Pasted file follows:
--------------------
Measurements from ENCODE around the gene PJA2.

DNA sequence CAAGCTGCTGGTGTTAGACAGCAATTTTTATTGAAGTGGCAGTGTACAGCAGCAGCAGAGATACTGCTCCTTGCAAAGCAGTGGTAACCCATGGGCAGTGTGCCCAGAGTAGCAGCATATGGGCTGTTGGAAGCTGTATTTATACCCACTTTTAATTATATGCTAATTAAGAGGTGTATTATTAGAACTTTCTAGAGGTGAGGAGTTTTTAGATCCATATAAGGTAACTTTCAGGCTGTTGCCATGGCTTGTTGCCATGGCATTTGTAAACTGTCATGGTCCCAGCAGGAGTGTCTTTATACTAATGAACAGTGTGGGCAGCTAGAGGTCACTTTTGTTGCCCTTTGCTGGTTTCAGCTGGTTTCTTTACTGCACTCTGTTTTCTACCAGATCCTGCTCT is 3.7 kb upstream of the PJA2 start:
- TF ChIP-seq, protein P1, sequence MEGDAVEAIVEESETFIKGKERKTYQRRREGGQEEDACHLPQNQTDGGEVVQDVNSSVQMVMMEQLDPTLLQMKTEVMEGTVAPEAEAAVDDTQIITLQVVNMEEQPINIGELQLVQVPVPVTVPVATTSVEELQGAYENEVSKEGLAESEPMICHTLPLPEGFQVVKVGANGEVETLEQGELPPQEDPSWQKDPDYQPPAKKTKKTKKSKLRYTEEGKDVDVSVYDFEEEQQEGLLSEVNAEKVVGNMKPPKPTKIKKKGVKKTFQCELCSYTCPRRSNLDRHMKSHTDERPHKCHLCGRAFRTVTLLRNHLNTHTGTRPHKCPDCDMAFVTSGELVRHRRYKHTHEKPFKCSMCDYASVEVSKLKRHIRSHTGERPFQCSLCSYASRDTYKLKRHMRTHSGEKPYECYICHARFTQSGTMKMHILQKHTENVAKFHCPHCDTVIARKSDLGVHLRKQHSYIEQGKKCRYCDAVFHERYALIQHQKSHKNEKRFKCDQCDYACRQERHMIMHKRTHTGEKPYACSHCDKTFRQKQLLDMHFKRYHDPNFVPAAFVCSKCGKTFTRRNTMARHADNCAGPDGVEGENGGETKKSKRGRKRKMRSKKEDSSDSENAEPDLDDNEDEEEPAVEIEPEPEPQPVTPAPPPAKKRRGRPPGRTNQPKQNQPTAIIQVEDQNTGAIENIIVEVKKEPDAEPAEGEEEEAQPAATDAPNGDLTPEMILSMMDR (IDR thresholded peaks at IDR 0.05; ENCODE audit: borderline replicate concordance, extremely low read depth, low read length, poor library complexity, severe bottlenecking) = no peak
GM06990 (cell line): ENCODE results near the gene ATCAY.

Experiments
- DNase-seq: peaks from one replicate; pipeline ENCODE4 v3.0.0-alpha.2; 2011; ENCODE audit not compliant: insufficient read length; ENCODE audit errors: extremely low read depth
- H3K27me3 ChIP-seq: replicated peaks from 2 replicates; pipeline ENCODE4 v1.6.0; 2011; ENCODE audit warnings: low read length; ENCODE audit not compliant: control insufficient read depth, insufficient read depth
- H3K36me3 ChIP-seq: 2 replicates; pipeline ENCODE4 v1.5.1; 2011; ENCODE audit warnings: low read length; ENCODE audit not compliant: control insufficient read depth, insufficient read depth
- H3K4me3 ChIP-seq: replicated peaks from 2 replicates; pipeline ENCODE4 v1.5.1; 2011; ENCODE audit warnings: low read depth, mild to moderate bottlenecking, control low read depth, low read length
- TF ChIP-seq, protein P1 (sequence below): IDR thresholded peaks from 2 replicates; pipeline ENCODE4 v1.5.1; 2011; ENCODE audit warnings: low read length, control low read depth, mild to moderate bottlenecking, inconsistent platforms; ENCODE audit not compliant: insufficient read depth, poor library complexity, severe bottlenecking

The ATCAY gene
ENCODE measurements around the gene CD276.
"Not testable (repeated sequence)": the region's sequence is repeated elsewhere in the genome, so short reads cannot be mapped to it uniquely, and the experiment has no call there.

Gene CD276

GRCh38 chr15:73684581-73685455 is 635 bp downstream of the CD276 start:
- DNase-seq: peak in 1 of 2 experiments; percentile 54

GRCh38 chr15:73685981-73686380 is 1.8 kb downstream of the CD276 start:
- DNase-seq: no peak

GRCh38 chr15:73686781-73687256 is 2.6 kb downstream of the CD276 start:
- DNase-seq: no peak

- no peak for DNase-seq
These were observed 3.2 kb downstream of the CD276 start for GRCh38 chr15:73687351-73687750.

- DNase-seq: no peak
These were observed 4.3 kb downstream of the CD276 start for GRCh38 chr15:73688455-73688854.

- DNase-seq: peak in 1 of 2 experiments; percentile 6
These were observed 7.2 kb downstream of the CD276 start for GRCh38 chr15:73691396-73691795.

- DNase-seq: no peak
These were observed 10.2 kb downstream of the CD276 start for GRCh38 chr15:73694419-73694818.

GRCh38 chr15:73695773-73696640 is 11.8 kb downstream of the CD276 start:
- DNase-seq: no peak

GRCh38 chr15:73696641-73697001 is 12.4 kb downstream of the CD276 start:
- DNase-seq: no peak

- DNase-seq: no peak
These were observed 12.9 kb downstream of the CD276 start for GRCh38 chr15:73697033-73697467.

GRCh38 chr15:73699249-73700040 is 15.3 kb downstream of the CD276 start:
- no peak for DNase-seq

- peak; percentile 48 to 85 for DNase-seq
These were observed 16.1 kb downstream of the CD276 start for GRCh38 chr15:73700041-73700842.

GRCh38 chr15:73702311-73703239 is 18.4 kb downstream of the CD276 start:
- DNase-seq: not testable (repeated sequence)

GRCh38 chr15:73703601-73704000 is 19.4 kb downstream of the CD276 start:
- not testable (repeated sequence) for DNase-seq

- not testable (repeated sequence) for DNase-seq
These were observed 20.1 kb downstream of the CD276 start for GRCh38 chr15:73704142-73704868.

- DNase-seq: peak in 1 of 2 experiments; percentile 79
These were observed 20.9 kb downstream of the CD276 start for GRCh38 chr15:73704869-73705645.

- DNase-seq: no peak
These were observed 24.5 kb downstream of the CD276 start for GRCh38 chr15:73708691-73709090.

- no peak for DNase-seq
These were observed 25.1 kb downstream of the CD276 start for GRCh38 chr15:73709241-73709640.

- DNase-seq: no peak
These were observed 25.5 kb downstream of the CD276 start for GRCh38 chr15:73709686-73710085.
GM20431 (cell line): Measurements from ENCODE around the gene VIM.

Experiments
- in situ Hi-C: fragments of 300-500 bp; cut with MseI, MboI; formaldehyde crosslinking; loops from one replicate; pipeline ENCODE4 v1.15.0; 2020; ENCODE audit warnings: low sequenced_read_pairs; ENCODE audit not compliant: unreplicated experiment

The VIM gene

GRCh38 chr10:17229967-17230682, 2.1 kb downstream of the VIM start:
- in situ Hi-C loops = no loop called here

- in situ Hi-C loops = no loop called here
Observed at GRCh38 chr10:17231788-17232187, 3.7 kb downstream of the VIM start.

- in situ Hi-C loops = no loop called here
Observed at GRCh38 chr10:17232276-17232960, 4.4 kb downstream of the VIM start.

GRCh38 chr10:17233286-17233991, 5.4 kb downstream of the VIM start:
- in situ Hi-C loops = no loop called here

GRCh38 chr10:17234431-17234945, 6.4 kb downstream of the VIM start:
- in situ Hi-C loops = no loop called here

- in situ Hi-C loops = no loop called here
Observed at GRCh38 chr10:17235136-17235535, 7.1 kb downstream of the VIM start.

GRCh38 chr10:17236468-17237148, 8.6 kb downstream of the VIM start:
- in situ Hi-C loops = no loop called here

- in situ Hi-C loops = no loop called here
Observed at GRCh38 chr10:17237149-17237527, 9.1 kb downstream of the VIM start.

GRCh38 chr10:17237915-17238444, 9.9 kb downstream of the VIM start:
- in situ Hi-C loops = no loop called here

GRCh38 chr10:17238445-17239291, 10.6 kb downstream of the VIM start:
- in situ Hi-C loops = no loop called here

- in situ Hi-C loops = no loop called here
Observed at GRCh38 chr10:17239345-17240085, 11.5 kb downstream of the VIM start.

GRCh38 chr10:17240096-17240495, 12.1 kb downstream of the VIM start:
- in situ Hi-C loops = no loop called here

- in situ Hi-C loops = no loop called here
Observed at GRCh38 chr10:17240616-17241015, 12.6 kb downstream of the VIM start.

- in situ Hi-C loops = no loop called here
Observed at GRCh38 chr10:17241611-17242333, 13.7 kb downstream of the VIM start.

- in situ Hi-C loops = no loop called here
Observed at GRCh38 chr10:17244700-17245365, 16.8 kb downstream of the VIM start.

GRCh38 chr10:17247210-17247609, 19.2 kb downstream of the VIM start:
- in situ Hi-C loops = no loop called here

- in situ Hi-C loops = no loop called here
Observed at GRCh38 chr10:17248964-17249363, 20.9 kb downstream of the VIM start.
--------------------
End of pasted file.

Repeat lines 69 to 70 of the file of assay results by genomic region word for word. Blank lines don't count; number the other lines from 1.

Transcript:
GRCh38 chr10:17236468-17237148, 8.6 kb downstream of the VIM start:
- in situ Hi-C loops = no loop called here